THIS is place that is both overwhelming and enchanting; captivating of the hustle and bustle of Los Angeles yet also stands still in time because of its non-renovated facade and its old-school charm. It opens at 3:00 in the morning, is closed for the day by mid-afternoon, and is visited by top executives, event planners, teenagers gearing up for their first date, business men remembering their anniversary at the last minute, and homeless people hoping for the daily turnover that they can sell on the streets. It is the embodiment of chaos with a purpose.
You can tell when you enter the flower district in downtown Los Angeles that you are entering into something distinctly urban; distinctly L.A. In the early 1900s, flower farmers came into the city by horse-drawn wagon to sell their flowers to the produce market downtown. There is something about the area that has not lost that agricultural magnetism – maybe it’s the idea that the simplicity of flowers are still salient enough to our senses that business is booming even in an economy like ours.
Upon approach, the Flower District is not an alluring area. Get off at San Pedro, keep left at the fork and merge onto East 16th, turn back onto San Pedro, turn left on East 8th, and take the 2nd right onto Wall St. First of all, how typical L.A. are those directions? It is almost impossible not to get turned around, especially because many of the streets downtown are one-ways with yielded turns. Once you get off the freeway, the store fronts are shabby and unkempt, and the further into the neighborhood you get, the less English signs you will see, and it can likely be guaranteed that you will not recognize a store in sight. But by the time you turn onto 8th street, your nose is filled with the aroma of fresh flowers. Everywhere.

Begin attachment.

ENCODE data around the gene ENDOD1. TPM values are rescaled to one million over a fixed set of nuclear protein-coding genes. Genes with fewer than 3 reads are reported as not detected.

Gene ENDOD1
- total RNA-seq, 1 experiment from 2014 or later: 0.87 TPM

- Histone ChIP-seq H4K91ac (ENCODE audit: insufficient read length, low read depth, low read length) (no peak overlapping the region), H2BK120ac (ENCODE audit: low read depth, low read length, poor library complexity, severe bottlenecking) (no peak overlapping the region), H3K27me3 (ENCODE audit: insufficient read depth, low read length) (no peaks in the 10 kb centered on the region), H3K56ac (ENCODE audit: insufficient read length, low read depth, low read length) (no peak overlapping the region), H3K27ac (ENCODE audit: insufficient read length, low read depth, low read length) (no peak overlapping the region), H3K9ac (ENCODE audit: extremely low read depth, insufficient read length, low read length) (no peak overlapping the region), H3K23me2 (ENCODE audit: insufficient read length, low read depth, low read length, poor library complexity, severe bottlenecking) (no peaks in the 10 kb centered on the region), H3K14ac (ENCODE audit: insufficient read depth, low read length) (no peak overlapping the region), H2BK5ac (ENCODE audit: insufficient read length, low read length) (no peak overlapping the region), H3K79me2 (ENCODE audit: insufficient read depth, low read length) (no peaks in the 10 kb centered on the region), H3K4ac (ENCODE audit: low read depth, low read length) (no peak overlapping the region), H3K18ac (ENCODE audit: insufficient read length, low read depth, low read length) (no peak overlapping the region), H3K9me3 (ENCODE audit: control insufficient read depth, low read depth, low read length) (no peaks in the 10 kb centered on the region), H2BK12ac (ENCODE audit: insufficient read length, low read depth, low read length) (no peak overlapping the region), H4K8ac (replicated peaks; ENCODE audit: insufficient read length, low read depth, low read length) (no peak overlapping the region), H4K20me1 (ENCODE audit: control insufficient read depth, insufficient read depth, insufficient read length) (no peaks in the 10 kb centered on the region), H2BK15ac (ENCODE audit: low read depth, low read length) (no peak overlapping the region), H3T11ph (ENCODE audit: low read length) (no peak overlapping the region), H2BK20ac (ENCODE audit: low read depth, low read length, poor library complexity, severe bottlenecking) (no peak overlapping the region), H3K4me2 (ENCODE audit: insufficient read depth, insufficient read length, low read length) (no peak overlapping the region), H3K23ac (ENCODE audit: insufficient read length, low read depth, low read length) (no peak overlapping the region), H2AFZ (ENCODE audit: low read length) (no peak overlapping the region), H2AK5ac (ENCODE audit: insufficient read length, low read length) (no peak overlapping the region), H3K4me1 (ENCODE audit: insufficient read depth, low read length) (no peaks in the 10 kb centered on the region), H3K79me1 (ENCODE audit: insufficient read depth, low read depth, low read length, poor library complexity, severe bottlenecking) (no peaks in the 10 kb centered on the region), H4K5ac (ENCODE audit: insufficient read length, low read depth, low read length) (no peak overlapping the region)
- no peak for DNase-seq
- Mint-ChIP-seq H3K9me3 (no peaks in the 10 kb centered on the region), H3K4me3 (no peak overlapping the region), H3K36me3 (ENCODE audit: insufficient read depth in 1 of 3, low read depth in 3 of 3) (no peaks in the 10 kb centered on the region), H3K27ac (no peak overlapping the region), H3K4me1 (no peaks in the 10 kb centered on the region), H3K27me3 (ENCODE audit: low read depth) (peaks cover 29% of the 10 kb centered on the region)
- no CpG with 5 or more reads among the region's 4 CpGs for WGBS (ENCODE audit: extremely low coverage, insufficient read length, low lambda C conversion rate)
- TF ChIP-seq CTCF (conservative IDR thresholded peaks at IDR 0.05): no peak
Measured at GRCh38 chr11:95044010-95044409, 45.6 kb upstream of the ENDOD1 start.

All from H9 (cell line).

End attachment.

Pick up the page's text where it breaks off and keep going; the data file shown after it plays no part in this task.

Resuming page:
The shops range from small mom and pop vendors to corporate sized warehouses with thousands of employees. There are splashes of graffiti on the outer walls, and workers out front bargaining with hopeful young sweethearts in search of the perfect bouquet. Banners that promise “The cheapest roses in town” and “The widest selection of sunflowers in Southern California,” all the while homeless men and women are wandering the sidewalks begging for change. Employees run after impatient event planners to place crates upon crates of the latest flower craze into the trunks their glossy Jettas. Free spirits who need a pick me up in the middle of their day saunter out of a shop with a single daisy or a decorative orchid.
I entered the flower district for my first time last week. A young blonde girl
with a long list of specifics about flowers to buy for an event – you would think if I was
noticed at all amidst the commotion it would have been in attempt to rip me off, but
instead I was greeted with remarkable help and friendliness from each individual vendor.
If they knew I could get a flower from someone else for a cheaper price, they would send
me in that direction. And if they knew I could not, they bet me with a smile on their face
that I wasn’t going to find a better offer.
No matter how high tech our country - and our beloved city - gets, there are certain attractions that have not lost their appeal and remain transfixed in time even in the depths of economic crisis. Endless traffic may have replaced horse-drawn wagons, and e-cards may have become a semi-acceptable substitute to the endearing anniversary bouquet, but it is satisfying to know that there is still an area of Los Angeles where people, literally, take their time to stop and smell the roses.
-- Jordan Younger
photo credit: Jordan Younger